One of our greatest failings in confronting all oppression has been our intense and exclusive focus on specific victim protection groups. This is terribly counter-productive. It sets up a victimhood contest among victim groups about which deserves more consideration and sympathy. It distracts us from forming a united front to address the roots of all oppression, which is the oppressive mindset and the social norms that foster it.
But oppression is not about the species, race, or gender of the victims. The oppressor’s only important criteria for selecting a victim or a victim population are vulnerability and distinct appearance. Animals fit these criteria perfectly and are therefore a preferred target of oppression.
Some social justice organizations look at us askance, because they think that we are comparing the moral value of their victims to that of pigs and chickens. But the moral value we all assign to victims of oppression is based pretty much on our personal relationship, rather than on species, race, or gender. We spend a small fortune protecting the welfare of our family dog, but not a cent to feed a starving child in a local shelter.
Still, people ask us why be concerned about animals, when so many human problems remain unsolved? When nearly 800 million people on our planet go hungry every day? When millions more don’t have access to clean water or medical care? When Middle East genocides continue?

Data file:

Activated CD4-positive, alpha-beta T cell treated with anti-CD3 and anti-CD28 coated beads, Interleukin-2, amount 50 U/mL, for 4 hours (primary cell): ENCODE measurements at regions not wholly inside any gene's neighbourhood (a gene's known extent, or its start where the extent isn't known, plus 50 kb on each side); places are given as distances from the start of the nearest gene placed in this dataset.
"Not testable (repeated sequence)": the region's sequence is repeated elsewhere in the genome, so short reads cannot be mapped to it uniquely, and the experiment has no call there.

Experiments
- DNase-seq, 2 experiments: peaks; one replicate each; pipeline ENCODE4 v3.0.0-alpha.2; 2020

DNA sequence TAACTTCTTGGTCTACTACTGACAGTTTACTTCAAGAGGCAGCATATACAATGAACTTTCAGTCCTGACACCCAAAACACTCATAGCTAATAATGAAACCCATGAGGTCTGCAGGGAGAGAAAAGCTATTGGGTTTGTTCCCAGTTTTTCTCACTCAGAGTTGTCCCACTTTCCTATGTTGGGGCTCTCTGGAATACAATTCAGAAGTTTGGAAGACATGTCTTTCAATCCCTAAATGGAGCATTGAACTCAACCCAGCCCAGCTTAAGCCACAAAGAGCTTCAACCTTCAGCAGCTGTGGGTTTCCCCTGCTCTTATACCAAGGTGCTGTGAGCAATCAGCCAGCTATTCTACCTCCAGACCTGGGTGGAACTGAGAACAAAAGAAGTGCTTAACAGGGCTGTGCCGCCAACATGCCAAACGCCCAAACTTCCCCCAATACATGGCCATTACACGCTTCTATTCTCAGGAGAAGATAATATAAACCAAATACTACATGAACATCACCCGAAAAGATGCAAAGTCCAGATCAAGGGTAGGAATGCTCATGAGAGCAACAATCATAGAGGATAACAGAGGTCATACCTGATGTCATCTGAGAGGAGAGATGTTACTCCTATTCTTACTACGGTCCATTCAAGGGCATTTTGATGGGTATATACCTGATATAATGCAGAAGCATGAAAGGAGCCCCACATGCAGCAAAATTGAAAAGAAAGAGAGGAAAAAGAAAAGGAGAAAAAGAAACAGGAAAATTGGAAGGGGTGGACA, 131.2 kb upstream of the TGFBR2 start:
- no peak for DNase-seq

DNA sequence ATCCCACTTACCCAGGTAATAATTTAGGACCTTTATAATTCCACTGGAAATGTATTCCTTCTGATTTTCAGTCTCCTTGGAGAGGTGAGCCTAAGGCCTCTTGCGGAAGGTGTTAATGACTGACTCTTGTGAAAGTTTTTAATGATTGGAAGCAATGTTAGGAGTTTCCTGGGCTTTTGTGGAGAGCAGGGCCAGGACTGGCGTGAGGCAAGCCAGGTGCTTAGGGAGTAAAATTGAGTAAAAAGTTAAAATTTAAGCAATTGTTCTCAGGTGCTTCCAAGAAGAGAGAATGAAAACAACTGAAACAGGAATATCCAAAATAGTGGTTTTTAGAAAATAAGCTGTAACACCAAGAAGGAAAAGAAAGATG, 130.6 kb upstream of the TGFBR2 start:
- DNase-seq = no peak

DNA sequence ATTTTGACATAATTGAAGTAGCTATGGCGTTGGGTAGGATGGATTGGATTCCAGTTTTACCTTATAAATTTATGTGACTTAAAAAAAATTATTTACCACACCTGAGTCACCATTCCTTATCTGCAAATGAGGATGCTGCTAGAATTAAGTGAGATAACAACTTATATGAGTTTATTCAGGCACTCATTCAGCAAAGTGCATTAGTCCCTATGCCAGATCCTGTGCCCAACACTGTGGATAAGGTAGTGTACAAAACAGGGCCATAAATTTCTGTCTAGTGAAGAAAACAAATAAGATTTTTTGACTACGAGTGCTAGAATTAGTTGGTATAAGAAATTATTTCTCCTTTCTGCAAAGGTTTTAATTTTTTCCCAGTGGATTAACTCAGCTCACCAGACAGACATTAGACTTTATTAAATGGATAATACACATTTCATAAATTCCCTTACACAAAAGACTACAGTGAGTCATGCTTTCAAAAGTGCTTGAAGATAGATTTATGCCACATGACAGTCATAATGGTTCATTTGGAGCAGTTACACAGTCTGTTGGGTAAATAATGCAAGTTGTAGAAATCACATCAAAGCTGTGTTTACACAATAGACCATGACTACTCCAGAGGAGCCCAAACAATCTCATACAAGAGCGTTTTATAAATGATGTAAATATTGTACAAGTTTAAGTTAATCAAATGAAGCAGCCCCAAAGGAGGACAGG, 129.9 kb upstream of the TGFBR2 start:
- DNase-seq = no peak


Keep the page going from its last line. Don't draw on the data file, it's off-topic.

The reasons are ample:
Because animal oppression is a key to all oppression. Animals are the most vulnerable, and therefore, the most oppressed sentient beings on earth. We believe that, when oppressing animals becomes socially unacceptable, so will other forms of oppression.
Because oppressing animals is the gateway to all oppression. When we tell a child that the dog on his couch is to be loved and cherished, but the pig on his plate is to be abused and slaughtered, we are providing his very first social permission to discriminate and oppress others.
Because animals are an integral part of our fondest childhood memories. Toy animals were the very first objects we handled. Our favorite fairy tales revolved around animal lives. Our family dog gave us unconditional love, when our schoolmates would not.
Because animals share our own feelings of joy, affection, sadness, and grief. And they can suffer.
Because we can. Because, each year, each of us has the awesome power to spare 100 sentient beings just by choosing a diet that also happens to be better for our personal health and for the health of our planet. We don’t have that kind of power to save human victims of oppression.
A Closing Note
Slavery and animal exploitation share the oppressive root of financial gain. Slavery was ended by a civil war that cost an estimated 600,000 human lives. Ending animal exploitation will not demand that high a price.
Indeed, animal exploitation has been getting phased out gradually since the middle of the 19th century, with the discovery of kerosene to replace sperm whale oil and invention of the steam and internal combustion engines to spare thousands of horses and mules. In the current decade, the development of plant- and cell-based meat and milk products will spare the lives of billions of cows, pigs, turkeys, and chickens.
Still, for all of the reasons listed above, committing to veganism and animal rights is a necessary first step on the long road to ending all oppression.
The views expressed here are of the author and do not necessarily
represent the views of the Farm Animal Rights Movement